Unemployment rate ticks up for Black women
The unemployment rates reportedly went down for many demographic groups in America. But not so for Black women.
The unemployment rate for Black women in America appears to be on the rise.
The unemployment rate for Americans is going down, but for Black women, it’s going up.
CNBC recently reported unemployment rates for Black women in the U.S. aged 20 and over “rose to 6.1% in February from 5.8% in the previous month,” according to the Bureau of Labor Statistics. Overall, unemployment in the nation “fell to 3.8% last month from 4% in January.”
The unemployment rates went down for many demographic groups, including Black men. Black American women, however, were the only race and gender still being left behind, according to the most recent data from the BLS.
Unemployment rates for Black men decreased from 7.1% in January to 6.4% last month, the best improvement across the board.
“In the aggregate, it’s a really positive report, but there are still some troubling signs,” said Michelle Holder, an economist at John Jay College and president of the Washington Center for Equitable Growth, told CNBC.
Nearly a third of all Black women in the U.S. labor force work in health care and social services, which was greatly disrupted by COVID-19, according to the report. As a result, the pandemic sidelined female workers, economists told CNBC.
TheGrio’s White House Correspondent April Ryan reported in February that the unemployment rate for Black Americans had seen a drop. However, Black America continues to struggle, as its jobless numbers are still more than double that of white America. Today, the Black unemployment rate is still higher than the national average of 4 percent. The Black jobless claims in January stood at 6.9%, down from 7.1% in December 2021.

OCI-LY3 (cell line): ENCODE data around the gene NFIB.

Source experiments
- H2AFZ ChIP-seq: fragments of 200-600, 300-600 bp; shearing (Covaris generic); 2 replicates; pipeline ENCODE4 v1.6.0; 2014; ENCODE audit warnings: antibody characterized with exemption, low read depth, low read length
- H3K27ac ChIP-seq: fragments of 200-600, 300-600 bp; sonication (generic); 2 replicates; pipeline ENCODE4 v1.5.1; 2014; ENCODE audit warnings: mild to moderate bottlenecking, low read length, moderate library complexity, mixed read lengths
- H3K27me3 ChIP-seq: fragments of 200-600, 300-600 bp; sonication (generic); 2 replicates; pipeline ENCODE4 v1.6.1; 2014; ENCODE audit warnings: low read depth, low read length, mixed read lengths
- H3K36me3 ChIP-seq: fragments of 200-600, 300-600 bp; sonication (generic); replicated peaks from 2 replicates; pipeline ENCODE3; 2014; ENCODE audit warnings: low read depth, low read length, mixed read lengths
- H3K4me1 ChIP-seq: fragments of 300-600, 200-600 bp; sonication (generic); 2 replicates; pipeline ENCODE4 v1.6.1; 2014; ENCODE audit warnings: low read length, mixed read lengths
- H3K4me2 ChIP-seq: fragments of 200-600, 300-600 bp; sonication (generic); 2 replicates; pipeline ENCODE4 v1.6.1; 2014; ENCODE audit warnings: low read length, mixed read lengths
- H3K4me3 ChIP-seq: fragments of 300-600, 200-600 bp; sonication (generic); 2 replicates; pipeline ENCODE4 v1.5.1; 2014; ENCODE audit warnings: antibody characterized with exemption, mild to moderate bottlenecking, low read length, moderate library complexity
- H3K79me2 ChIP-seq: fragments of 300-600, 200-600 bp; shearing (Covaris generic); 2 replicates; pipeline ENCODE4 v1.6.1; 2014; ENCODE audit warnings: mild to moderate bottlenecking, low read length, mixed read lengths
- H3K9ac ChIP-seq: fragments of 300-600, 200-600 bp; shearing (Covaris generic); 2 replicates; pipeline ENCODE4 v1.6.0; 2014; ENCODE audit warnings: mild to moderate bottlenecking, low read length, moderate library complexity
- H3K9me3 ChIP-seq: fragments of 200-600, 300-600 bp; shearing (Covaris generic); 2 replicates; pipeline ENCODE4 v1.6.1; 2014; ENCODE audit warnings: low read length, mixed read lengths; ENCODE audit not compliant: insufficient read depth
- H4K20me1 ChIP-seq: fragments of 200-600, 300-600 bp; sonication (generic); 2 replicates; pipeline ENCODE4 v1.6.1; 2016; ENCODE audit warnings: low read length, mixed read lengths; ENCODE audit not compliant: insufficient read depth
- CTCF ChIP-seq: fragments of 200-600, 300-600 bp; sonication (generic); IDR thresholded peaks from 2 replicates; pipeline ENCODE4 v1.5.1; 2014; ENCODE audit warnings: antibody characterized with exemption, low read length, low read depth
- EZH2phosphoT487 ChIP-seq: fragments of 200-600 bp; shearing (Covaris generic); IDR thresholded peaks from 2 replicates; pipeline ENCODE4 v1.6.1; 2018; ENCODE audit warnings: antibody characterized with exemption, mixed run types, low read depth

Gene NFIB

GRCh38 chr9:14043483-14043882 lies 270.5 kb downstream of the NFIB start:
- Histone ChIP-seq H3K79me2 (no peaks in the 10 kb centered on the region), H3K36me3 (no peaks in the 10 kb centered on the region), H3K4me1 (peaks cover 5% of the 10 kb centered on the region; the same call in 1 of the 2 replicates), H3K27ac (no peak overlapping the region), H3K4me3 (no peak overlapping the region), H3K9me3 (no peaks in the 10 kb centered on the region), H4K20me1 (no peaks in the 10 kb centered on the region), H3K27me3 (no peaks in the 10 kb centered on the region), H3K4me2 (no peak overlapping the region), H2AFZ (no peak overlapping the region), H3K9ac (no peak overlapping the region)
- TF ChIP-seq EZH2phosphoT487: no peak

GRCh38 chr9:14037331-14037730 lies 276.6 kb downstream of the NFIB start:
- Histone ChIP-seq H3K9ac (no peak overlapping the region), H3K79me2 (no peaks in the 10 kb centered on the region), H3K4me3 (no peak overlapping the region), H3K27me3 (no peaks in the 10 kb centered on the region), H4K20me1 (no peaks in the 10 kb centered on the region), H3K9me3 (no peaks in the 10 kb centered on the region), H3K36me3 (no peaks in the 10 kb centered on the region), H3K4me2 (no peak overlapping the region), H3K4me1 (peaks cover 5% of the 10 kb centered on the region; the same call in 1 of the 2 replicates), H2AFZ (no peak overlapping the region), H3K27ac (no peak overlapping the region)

Since 1972, the Black unemployment rate has always been higher than mainstream America, Ryan reports. However, according to Elise Gould, an economist at the Economic Policy Institute, “The white unemployment rate is now lower than the Black unemployment rate has ever been.”
The disparity is attributed to “uneven labor-market recovery during the pandemic,” per CNBC.
Nicole Mason, president and CEO of the Institute for Women’s Policy Research told CNBC, “We need to pay attention to this so that we don’t leave people behind in the recovery or turn away from the work that still needs to happen in order to make sure that everyone is able to recover, especially those who were disproportionately impacted by job and income losses during the pandemic.”
This article contains additional reporting from April Ryan.
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